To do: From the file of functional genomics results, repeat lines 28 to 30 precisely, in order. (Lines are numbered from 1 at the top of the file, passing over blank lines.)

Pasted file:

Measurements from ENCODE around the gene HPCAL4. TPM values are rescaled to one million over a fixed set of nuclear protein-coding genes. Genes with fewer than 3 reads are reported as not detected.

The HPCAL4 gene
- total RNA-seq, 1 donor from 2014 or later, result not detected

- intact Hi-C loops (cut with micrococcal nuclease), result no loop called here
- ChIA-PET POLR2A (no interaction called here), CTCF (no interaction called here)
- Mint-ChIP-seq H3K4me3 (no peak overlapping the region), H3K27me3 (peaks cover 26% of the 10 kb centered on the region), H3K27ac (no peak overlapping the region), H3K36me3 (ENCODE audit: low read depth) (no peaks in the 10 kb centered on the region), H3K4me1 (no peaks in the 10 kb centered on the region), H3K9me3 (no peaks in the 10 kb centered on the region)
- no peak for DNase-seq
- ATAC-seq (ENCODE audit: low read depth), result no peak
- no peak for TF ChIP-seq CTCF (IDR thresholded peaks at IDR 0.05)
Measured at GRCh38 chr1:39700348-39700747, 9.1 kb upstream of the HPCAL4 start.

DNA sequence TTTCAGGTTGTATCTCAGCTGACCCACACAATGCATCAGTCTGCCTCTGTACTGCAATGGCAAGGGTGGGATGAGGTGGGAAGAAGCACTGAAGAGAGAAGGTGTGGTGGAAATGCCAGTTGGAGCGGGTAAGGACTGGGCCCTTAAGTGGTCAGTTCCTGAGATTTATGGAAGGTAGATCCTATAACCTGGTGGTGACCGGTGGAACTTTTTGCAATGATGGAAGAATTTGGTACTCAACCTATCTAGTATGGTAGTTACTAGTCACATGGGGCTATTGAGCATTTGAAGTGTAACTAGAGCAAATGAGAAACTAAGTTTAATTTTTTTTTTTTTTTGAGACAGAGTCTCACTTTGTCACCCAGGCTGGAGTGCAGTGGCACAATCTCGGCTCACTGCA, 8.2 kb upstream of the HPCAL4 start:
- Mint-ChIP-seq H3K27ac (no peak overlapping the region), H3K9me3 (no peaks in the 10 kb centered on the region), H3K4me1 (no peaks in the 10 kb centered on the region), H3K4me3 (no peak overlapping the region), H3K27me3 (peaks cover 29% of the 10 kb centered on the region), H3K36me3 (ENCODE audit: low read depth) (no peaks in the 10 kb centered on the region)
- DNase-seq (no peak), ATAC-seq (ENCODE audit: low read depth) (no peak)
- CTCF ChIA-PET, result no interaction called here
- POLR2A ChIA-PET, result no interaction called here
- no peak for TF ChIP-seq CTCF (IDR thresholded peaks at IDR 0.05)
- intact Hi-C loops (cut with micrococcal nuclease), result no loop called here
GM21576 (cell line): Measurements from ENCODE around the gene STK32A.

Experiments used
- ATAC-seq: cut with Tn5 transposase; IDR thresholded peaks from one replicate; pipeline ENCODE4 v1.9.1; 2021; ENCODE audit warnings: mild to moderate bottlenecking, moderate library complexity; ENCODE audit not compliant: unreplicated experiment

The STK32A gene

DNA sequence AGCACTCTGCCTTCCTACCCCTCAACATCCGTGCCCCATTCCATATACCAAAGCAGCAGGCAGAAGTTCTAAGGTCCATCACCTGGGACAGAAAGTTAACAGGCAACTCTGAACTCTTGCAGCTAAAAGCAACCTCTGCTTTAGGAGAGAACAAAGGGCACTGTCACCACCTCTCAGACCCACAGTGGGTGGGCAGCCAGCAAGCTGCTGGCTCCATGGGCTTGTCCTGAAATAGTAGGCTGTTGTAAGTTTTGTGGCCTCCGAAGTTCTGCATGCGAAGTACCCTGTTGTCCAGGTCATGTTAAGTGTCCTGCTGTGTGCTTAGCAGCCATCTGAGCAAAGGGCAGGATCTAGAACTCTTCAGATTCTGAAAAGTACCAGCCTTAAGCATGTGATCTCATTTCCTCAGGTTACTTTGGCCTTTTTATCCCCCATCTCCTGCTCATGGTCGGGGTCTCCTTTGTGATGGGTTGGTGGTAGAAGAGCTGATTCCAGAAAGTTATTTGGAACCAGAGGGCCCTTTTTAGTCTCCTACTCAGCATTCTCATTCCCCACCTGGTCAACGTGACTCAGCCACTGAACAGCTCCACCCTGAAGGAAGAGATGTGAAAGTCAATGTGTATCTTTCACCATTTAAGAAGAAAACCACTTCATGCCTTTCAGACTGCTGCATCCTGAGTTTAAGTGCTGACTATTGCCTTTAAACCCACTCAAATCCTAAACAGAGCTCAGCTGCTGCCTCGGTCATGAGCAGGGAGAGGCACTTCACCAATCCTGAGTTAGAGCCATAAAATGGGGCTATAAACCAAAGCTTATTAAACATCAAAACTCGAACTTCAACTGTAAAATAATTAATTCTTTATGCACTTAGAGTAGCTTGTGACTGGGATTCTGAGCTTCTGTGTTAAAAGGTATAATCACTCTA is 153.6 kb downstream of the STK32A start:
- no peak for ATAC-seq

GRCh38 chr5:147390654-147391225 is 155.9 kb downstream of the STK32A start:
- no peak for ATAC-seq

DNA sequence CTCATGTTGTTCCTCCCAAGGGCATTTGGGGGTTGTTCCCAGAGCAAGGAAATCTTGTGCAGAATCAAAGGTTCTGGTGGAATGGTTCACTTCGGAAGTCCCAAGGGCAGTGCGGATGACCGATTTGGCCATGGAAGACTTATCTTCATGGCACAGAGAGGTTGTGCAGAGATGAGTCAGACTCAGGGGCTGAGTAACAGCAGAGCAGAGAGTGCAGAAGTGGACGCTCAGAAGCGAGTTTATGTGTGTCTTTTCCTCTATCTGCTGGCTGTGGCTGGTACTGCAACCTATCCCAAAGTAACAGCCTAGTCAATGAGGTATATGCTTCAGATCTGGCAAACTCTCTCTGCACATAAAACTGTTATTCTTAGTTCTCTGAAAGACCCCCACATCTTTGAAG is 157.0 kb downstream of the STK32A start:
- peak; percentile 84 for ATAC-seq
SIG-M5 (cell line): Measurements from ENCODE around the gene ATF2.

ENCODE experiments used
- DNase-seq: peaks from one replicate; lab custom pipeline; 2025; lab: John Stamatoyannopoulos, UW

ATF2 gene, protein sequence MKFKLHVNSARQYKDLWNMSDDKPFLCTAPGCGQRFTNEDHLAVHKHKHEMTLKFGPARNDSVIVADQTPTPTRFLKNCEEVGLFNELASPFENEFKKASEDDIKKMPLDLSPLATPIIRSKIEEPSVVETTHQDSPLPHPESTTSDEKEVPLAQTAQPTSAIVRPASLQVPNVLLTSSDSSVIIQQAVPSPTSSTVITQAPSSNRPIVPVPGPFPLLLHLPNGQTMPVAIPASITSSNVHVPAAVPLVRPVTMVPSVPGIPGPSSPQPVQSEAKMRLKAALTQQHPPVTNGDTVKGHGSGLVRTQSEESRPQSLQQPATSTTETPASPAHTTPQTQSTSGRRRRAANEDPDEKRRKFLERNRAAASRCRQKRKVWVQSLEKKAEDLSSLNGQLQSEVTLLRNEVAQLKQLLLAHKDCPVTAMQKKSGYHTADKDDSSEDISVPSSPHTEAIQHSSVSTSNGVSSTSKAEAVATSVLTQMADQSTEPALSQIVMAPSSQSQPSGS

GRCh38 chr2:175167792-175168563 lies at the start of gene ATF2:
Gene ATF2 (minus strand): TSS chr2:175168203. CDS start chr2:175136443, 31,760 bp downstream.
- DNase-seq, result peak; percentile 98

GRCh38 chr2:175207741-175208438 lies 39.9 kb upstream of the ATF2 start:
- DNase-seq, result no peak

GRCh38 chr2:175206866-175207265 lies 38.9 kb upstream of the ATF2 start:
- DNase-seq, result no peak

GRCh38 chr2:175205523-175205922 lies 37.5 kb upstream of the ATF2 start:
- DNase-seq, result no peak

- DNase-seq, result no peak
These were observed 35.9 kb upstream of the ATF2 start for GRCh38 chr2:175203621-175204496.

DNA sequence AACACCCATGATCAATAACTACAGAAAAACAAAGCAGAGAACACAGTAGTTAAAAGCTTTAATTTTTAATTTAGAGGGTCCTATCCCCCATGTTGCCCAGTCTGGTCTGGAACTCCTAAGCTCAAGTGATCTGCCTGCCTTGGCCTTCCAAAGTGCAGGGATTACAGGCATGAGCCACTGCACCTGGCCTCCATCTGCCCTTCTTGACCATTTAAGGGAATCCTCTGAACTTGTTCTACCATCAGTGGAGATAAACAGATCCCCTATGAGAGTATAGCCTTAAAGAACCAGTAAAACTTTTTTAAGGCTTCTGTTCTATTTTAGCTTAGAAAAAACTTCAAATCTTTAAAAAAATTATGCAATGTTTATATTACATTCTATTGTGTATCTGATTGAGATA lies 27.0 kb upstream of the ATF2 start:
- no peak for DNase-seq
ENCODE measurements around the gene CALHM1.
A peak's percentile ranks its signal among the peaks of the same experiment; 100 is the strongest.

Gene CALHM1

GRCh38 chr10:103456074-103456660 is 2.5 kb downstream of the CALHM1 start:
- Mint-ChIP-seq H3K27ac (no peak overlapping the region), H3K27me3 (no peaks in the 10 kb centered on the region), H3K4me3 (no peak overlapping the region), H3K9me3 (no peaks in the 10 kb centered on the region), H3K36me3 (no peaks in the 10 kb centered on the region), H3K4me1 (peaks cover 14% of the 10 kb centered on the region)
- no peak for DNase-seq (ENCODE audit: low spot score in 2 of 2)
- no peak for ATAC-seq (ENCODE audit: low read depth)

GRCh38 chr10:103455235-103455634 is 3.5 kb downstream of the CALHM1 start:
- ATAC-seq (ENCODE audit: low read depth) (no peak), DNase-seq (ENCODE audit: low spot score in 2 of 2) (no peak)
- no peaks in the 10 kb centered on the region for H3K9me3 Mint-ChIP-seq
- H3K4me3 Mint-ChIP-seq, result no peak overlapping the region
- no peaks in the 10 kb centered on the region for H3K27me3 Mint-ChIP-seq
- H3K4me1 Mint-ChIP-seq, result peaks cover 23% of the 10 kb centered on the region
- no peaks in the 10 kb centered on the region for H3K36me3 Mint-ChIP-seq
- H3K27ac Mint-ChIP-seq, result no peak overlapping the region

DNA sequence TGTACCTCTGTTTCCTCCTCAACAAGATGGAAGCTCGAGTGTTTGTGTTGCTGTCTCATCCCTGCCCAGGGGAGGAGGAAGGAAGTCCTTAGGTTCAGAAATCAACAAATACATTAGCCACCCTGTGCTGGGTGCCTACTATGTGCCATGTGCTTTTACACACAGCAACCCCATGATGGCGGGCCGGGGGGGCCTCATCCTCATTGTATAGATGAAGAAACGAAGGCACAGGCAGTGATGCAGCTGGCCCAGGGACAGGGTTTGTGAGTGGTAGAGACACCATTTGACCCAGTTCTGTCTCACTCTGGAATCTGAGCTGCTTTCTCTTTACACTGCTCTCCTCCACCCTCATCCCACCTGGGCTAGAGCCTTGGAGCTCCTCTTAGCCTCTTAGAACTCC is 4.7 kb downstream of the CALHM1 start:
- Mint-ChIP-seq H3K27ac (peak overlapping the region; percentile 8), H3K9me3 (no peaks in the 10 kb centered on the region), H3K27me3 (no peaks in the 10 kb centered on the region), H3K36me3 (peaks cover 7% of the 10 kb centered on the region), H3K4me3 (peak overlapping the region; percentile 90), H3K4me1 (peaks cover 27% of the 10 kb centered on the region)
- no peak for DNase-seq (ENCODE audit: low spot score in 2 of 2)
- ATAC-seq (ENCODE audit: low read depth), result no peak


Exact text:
SIG-M5 (cell line): Measurements from ENCODE around the gene ATF2.

ENCODE experiments used
- DNase-seq: peaks from one replicate; lab custom pipeline; 2025; lab: John Stamatoyannopoulos, UW